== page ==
Scouting profile: Joey Gallo
Joey Gallo went to Bishop Gorman High School in Las Vegas. His legend grew as he hit a Nevada record 67 home runs over his four years there. Gallo hasn't stopped hitting homers since.
In the first round of the 2012 Draft, the Texas Rangers selected Gallo out of high school. He was coming off a season in which he hit .509 with 21 home runs and 80 RBIs. Gallo chose to sign with the Rangers rather than attend Louisiana State University.
The left-handed-hitting, right-handed-throwing Gallo is huge at 6-foot-5 and 230 pounds. When All-Star third baseman Adrian Beltre was injured, Texas called up Gallo to take over at third.
Gallo and Chicago Cubs third baseman Kris Bryant were friends and rivals growing up in Las Vegas. Their families knew each other very well, and the two have retained a competitive and close rivalry through their early years as professionals. Their similarities are almost eerie: Both have prodigious power, play third base and made their big league debuts at about the same time.
Gallo is No. 1 on the Rangers' Top 30 Prospect list.
With the exception of Bryant, it is difficult to find a young player with the raw power of Gallo. Home runs are his claim to fame; he can hit the ball out of any park. But Gallo also tends to strike out. While it isn't quite feast or famine, the strikeouts will cause some heartache, but the home runs will bring great joy -- and change games.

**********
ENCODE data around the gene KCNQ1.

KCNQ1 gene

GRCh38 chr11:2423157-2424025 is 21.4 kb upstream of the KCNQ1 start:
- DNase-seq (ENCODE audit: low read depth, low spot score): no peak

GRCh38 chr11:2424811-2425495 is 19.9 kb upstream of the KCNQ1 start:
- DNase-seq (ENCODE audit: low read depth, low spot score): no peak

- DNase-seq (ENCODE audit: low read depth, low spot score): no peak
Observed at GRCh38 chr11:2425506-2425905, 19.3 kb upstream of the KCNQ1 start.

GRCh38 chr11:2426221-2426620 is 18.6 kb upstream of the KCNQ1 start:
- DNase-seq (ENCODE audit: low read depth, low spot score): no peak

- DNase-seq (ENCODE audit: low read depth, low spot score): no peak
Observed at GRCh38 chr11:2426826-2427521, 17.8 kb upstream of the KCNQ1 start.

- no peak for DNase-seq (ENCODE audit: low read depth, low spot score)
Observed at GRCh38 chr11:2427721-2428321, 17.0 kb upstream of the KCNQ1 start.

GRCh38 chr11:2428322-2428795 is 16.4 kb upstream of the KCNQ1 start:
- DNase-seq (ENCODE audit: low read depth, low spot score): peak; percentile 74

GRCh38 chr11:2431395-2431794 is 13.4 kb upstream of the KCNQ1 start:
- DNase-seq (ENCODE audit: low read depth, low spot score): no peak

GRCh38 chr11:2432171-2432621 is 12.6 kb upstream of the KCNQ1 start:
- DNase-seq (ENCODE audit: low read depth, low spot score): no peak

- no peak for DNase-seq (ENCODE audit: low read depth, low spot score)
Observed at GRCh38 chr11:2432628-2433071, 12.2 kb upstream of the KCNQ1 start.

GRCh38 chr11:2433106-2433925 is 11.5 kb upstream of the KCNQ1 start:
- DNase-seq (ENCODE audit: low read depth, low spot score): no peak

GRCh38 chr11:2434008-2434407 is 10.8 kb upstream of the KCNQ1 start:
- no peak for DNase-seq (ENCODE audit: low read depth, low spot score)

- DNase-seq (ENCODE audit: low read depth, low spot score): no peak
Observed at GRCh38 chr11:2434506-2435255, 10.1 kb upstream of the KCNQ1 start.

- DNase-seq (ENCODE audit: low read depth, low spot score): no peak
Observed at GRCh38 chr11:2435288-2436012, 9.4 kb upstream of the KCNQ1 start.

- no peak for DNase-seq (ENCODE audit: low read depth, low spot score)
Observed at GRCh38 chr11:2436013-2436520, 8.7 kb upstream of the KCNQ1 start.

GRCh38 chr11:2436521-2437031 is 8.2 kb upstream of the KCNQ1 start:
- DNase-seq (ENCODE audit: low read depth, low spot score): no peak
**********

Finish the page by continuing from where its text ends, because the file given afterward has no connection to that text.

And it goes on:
During the 2014 SiriusXM All-Star Futures Game in Minneapolis, Gallo hit some of the longest batting-practice home runs imaginable. He has done the same in games.
Last season, Gallo smoked 42 home runs -- 21 at Class A Advanced Myrtle Beach and 21 at Double-A Frisco. He struck out 179 times in 537 plate appearances. Gallo also walked 87 times and drove in 106 runs.
Gallo has played both third base and left field for Texas. It remains to be seen if Gallo can make the transition to left, now that a healthy Beltre has returned from the disabled list. Ryan Braun made a similar transition with the Brewers early in his Major League career.
Regardless of his defensive role, offense is Gallo's calling card. While he continues to make defensive progress, he may ultimately be best suited as a designated hitter.
While Gallo can play in the field, his range is below average and his first step is slow and limited. He has enough arm strength to play any position.
Even the most uninterested person should buy a ticket to watch Gallo hit a baseball. The height and length of his home runs are majestic, his bat speed is very good and his power is by far his best tool.
Gallo's arm strength is above average, giving him the opportunity to refine his defense and possibly play effectively in the outfield.
Gallo has difficulty making contact with a very aggressive and unforgiving swing. He practically winds up, increasing the torque as he swings from his heels and taking a long path to the ball. Gallo can feast on fastballs, especially those that are down a bit in the zone. If he connects, the ball could suffer a dent or bruise due to the strength in his swing -- that's how powerful he is.
Gallo has little speed.
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Bryce Harper also grew up playing with Gallo and Bryant in Las Vegas. Harper is 21, Gallo is 22, Bryant is 23 -- and the three form a trio of fantastic power hitters who could dominate the big leagues for years to come.
When a player can hit home runs like Gallo, his team will find a place for him. He will be tested now to determine if he can effectively play in the outfield. Gallo adds such a dynamic dimension to the lineup that his presence can change a game with one swing. Trading home runs for strikeouts is a winning equation.
Gallo in a word